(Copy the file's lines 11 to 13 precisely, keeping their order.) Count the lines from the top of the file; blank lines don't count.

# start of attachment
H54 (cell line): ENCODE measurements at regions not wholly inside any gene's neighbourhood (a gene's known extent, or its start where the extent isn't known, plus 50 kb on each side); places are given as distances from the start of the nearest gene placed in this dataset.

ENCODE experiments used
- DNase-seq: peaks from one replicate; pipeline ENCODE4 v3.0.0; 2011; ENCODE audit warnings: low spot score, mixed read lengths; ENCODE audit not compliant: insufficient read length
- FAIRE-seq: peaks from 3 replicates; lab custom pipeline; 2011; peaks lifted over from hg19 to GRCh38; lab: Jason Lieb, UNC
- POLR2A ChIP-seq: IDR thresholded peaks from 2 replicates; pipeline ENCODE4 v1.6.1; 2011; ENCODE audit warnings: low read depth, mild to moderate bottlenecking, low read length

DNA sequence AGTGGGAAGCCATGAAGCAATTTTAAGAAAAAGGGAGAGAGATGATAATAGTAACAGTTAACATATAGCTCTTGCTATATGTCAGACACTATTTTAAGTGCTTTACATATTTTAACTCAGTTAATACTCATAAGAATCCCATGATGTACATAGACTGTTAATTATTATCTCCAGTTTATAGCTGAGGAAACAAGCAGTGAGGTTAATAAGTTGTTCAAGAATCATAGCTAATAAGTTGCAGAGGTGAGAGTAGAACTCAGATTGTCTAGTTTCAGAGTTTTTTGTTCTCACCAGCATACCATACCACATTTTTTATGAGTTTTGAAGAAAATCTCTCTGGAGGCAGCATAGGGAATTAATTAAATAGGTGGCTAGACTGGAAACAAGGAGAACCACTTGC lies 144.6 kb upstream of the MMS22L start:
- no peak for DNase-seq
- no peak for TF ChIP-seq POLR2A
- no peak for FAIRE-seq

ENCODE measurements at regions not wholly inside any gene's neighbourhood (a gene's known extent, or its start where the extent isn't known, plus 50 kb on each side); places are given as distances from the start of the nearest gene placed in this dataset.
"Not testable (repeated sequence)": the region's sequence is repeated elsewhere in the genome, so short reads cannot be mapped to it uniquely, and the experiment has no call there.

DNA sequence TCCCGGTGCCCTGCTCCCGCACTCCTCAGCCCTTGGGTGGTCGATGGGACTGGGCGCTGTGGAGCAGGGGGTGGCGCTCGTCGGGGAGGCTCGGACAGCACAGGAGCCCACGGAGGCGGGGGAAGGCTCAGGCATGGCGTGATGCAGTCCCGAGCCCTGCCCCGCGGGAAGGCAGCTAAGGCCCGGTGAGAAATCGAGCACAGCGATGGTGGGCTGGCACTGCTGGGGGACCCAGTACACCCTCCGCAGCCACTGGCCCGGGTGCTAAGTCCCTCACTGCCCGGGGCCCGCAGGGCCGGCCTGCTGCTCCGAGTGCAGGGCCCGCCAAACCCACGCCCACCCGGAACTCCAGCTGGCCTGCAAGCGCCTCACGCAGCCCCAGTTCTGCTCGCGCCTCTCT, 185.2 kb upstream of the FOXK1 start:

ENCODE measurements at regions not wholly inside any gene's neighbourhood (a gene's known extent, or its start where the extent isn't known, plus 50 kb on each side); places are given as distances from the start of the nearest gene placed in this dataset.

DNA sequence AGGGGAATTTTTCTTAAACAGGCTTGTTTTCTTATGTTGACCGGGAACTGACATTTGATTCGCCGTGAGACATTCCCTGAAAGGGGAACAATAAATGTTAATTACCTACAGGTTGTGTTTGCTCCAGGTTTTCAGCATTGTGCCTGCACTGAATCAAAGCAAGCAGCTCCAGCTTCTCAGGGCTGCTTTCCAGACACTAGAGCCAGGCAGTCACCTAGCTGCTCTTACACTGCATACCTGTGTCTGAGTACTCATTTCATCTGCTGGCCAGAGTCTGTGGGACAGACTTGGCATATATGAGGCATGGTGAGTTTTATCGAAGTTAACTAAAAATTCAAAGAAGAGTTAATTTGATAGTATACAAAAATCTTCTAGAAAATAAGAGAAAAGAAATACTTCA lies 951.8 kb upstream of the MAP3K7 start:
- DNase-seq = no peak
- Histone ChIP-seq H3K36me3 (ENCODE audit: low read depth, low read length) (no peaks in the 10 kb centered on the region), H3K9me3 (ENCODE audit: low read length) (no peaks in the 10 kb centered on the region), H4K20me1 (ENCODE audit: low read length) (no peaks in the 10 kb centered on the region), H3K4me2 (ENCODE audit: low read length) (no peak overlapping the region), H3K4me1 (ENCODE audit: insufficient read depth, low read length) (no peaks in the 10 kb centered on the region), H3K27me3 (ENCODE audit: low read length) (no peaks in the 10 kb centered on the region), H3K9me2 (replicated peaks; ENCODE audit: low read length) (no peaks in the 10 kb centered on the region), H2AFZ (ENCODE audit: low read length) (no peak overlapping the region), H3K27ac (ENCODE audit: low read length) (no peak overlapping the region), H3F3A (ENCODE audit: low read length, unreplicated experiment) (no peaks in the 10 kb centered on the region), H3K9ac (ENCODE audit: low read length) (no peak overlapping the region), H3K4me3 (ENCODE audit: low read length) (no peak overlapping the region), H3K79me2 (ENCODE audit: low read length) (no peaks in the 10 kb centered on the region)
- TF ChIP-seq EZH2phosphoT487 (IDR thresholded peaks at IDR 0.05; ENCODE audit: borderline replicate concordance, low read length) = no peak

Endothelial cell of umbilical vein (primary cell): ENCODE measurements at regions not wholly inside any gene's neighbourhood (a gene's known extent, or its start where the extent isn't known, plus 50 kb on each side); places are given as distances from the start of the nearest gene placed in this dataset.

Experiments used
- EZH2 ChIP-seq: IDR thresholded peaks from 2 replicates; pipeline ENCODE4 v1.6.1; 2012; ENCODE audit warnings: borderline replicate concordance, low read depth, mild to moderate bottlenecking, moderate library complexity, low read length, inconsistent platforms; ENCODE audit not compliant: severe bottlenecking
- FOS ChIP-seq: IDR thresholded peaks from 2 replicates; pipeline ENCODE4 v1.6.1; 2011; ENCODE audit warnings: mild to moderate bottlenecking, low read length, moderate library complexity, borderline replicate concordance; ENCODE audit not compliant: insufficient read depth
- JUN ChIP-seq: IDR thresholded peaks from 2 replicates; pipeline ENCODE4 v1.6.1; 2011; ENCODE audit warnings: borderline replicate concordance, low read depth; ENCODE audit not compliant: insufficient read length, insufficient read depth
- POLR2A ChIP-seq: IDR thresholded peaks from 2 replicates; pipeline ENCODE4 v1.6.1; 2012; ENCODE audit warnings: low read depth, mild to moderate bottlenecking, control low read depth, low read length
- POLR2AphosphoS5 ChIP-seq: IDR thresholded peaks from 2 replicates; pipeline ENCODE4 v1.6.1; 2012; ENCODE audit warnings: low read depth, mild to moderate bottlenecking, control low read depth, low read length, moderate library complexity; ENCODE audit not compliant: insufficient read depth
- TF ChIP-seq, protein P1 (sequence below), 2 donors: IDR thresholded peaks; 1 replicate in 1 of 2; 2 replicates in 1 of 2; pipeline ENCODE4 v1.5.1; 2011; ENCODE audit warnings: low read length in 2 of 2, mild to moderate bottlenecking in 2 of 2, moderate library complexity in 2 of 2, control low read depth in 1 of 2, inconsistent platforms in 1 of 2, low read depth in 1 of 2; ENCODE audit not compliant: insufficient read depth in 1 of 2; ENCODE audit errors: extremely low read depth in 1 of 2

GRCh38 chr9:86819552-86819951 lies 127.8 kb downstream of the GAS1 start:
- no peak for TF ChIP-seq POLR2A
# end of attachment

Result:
"Not testable (repeated sequence)": the region's sequence is repeated elsewhere in the genome, so short reads cannot be mapped to it uniquely, and the experiment has no call there.

DNA sequence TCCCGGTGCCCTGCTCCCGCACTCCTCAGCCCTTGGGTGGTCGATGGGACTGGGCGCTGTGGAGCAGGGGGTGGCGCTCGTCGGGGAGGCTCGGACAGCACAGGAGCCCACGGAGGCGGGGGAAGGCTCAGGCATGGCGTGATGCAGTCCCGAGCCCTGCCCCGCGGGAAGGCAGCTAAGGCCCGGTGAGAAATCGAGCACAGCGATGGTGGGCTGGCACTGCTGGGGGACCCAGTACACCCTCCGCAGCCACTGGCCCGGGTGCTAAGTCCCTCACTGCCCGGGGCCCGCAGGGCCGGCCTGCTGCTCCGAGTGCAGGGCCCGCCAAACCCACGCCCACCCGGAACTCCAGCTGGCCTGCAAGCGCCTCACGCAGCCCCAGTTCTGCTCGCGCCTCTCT, 185.2 kb upstream of the FOXK1 start:

ENCODE measurements at regions not wholly inside any gene's neighbourhood (a gene's known extent, or its start where the extent isn't known, plus 50 kb on each side); places are given as distances from the start of the nearest gene placed in this dataset.